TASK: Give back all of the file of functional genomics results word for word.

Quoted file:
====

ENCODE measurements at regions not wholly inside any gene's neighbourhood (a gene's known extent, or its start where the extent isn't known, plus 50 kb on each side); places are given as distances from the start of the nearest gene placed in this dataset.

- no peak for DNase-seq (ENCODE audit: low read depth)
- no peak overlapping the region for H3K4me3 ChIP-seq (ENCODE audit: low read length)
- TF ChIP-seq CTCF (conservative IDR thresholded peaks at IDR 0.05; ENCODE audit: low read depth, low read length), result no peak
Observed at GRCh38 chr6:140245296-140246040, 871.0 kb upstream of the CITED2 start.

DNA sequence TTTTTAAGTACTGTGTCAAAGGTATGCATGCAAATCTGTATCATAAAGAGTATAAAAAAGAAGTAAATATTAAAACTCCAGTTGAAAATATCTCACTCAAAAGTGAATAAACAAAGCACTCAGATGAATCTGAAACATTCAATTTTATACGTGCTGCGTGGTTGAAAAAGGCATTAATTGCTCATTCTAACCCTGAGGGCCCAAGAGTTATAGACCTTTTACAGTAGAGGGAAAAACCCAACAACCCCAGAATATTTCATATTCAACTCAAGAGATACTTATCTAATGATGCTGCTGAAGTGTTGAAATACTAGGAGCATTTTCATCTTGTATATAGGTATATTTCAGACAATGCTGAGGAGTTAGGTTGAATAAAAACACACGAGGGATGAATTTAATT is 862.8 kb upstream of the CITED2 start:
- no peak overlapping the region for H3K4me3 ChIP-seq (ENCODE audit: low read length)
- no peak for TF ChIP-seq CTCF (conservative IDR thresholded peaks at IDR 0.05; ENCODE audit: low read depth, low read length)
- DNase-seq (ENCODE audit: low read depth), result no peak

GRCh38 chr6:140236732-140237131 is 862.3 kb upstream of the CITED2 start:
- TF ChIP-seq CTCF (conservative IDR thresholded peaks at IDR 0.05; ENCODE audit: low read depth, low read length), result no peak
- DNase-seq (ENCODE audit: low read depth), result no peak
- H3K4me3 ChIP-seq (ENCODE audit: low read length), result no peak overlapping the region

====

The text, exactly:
ENCODE measurements at regions not wholly inside any gene's neighbourhood (a gene's known extent, or its start where the extent isn't known, plus 50 kb on each side); places are given as distances from the start of the nearest gene placed in this dataset.

- no peak for DNase-seq (ENCODE audit: low read depth)
- no peak overlapping the region for H3K4me3 ChIP-seq (ENCODE audit: low read length)
- TF ChIP-seq CTCF (conservative IDR thresholded peaks at IDR 0.05; ENCODE audit: low read depth, low read length), result no peak
Observed at GRCh38 chr6:140245296-140246040, 871.0 kb upstream of the CITED2 start.

DNA sequence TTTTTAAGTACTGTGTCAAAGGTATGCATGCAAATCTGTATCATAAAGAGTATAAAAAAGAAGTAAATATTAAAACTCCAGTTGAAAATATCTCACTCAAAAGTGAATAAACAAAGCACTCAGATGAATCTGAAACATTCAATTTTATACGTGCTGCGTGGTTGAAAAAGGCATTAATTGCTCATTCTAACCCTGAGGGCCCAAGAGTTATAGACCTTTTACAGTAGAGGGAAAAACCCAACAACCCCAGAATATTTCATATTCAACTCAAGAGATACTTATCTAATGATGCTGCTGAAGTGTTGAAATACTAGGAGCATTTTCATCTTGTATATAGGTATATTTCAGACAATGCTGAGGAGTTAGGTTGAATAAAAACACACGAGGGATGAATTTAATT is 862.8 kb upstream of the CITED2 start:
- no peak overlapping the region for H3K4me3 ChIP-seq (ENCODE audit: low read length)
- no peak for TF ChIP-seq CTCF (conservative IDR thresholded peaks at IDR 0.05; ENCODE audit: low read depth, low read length)
- DNase-seq (ENCODE audit: low read depth), result no peak

GRCh38 chr6:140236732-140237131 is 862.3 kb upstream of the CITED2 start:
- TF ChIP-seq CTCF (conservative IDR thresholded peaks at IDR 0.05; ENCODE audit: low read depth, low read length), result no peak
- DNase-seq (ENCODE audit: low read depth), result no peak
- H3K4me3 ChIP-seq (ENCODE audit: low read length), result no peak overlapping the region